10 Ways to Sleep Better Tonight – with Lewis Howes


Why I Wake Up at 5 am (And Maybe You Should too)

Imagine this….it’s cold, raining, and pitch black outside.

Your alarm clock goes off…it’s 5 am and you are trying to wake up two hours earlier than you ever have in your life.

It’s day one of this new ritual….you’re pissed. You’re just not having it at this ungodly hour.

You think to yourself…I could get up and start my day or I could just go back to sleep.

You’re at a crossroads.

This is when the excuses come into your head while you’re laying there….

  • “I’m just not a morning person.”
  • “My bed is way too warm.”
  • “It’s cold and raining out.”
  • “I don’t even have clean gym clothes.”
  • “I’m way too busy today.”
  • “I guess I’m just  a night owl.”

And the excuses continue….

Guess what? They will continue to happen that way unless you get ahead of your excuses.

The truth is successful people wake up early.

“Success is nothing more than a few simple disciplines, practiced every day.” – Jim Rohn

Benjamin Franklin, Howard Schultz, Grant Cardone, Barack Obama, Richard Branson, Dwayne the Rock” Johnson, and Tim Cook just to name a few.

Model your life based on the success of others.

The average US person wakes up between 6-730am. If you’re able to get up at 5 or 530am you will have 1-2 hours of uninterrupted time.

With a head start on the rest of the country you get to decide what you want to do with your time.

You get to take back your time.

The mornings are time for you to be selfish. Besides, self-improvement is a selfish activity!

We have been taught to think of selfishness as unhelpful but unless you take care of yourself you won’t be as good to others.

When you focusing on habits of self-improvement you will slowly become the best version of yourself…which in turn leads to being better for everyone else as well.

You simply can’t love and connect with others until you love and connect with yourself first.

Waking up early is a great time to be selfish for all the right reasons.

Benefits of the Dreaded 5 a.m. Hour

Are there really benefits to waking up early? Won’t you be tired and not be able to make it through the entire day?

This what I thought before I realized the power of waking up early.

Instead of “barely making it through the day” it had the opposite effect. I have more energy and drive than I ever did waking up at 7am.

You will find that by the time you arrive at work you are calmer, have more clarity and ready to take on any challenges the day presents.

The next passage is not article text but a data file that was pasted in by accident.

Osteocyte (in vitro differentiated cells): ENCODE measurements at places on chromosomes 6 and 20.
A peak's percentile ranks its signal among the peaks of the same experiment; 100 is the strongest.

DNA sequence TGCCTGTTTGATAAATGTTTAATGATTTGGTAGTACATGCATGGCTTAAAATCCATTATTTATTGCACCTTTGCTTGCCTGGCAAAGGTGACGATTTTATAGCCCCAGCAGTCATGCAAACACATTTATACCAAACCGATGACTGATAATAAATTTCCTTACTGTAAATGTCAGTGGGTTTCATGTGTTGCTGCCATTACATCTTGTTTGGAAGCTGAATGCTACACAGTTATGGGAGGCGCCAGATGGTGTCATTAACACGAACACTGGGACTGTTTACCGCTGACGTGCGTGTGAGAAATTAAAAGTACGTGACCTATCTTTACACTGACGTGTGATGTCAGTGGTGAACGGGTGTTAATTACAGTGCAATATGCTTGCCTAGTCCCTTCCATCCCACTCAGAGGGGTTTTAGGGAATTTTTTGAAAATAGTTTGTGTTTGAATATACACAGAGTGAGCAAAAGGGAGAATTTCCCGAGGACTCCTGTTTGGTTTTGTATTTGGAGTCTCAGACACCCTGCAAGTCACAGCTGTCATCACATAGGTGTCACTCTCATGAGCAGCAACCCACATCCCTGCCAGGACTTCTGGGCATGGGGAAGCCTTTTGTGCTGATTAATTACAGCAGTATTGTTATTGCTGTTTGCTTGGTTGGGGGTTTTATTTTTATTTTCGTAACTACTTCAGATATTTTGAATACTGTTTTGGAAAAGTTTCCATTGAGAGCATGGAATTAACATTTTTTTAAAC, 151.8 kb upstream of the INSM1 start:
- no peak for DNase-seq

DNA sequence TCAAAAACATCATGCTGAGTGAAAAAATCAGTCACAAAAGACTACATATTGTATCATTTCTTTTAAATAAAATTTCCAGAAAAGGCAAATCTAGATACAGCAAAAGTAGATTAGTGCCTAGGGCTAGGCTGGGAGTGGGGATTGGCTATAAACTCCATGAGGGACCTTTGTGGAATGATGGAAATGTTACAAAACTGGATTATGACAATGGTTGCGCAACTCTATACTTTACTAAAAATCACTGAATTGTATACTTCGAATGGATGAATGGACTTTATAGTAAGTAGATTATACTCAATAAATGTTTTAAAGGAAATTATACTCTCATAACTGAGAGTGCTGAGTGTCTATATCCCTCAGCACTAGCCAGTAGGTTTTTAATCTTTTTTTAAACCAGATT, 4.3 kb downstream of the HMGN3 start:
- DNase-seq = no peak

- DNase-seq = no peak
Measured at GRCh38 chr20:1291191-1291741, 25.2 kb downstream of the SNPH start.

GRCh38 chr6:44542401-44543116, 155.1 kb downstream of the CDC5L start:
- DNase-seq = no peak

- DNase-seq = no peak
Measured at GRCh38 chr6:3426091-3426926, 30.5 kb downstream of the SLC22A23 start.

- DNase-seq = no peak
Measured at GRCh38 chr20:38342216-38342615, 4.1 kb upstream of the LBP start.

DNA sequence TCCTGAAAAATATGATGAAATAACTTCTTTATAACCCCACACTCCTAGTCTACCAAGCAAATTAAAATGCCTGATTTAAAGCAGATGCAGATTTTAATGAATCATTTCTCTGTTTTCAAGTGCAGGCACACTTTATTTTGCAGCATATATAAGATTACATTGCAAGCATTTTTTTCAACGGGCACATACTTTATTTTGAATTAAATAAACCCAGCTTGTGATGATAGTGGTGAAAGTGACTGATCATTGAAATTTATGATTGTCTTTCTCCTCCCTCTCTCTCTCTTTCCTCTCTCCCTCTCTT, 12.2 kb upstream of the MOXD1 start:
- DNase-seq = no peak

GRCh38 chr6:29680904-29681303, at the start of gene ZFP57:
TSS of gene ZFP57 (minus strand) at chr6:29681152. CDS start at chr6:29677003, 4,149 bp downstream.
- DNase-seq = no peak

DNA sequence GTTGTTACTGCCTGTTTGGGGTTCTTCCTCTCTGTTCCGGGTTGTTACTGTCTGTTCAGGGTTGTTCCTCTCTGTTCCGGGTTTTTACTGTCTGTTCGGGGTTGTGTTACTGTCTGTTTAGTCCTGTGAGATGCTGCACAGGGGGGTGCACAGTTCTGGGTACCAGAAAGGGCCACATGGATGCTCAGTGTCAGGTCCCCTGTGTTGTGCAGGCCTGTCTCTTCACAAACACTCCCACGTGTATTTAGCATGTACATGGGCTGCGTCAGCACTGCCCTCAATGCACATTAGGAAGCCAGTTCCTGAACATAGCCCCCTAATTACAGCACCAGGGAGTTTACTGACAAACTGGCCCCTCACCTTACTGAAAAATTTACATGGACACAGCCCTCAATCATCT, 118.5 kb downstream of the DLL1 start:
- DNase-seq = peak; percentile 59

1. Being Awake Early Allows you to Have a few Rare Moments of Solitude and Quiet Time

The best part of waking up at 5 am is the quiet time.

“The monotony and solitude of a quiet life stimulates the creative mind.” – Albert Einstein

No one else is awake yet and you can have peaceful, quiet, and most importantly, uninterrupted time with your thoughts.

This makes the mornings a great time to focus on your goals or meditate to clear your mind before starting the day.

2. Rising Early Forces you to Plan Your Days Ahead of Time 

You need to have a reason to get up or your body will want to go back to sleep.

The chances of you getting up before the sun without a plan is slim to none.

Each night before I go to bed I know exactly what my morning routine will be the first hour of each morning. The main goal is to create consistent, positive habits that will put me in a place to succeed the rest of the day.

Eventually, I have made this habit a routine so that it’s automatic, I know exactly what I’m doing each morning.

Find something you love to do. This could be walking your dog, going on a light jog, reading, or meditating.

3. Waking Up at 5 a.m. Allows You to Journal Your Thoughts with Greater Clarity 

Daily journal writing is one the simple ways to create more discipline in your life.

As soon as I wake up I start writing in my journal.

Once you get up from sleep your conscious mind awakes, but don’t forget the subconscious mind never sleeps and has been brainstorming your problems all night long.

Before I go to bed each night I make sure to ask myself something I have not been able to figure out.

As soon as you wake up start writing about the problem you were facing and see what comes out. Don’t worry about legibility or sentence structure. Focus on writing until you can’t write anymore to find clarity and a solution to your problem.

4. Rising Early Allows you to Tackle the Hardest Tasks First 

The early mornings are the best time to take on the hard stuff.

Don’t waste your mornings on pointless tasks like clearing your inbox or organizing your desk.

“The fundamental level of success is doing the hard things first. If you go for the feared thing first then the rest of the day is easy.” ~Robert G Allen

This is time to focus on deep work. With no distractions or notifications, you can truly focus on the most important work you need to do.

This could be working on your toughest problem, developing a new habit or working on your biggest project.

I have used the mornings as a way to create the habit of journaling and repeating my daily affirmations. Previously I tried to do at night but constantly forgot or found myself inconsistent.

Getting a positive, efficient start to your day will build momentum and stay with you throughout the day. Even if you get sidetracked later in the day you achieved the most important and toughest work already.

5. You Can Start Your Day from a Centered State without Feeling Rushed 

How awful is it when you bash the snooze button only to wake up late…all of a sudden you have the “oh shit” moment. You quickly shower, grab a coffee and run off to work.

Feeling rushed is a horrible way to start your day. By getting up early you will feel less rushed and you give you time to be organized. It’s ok if you run late every once in awhile you’re human, but if you are constantly late it’s a habit. It’s one that isn’t effective or polite for family, friends, or your boss.

Sleeping in usually leads to rushed, frantic mornings where it will be easy to skip the gym or go to work unprepared.

6. Rising Early Allows you to Prioritize Exercise 

Morning exercise is beneficial for so many reasons but the main one is is simply getting it out of the way.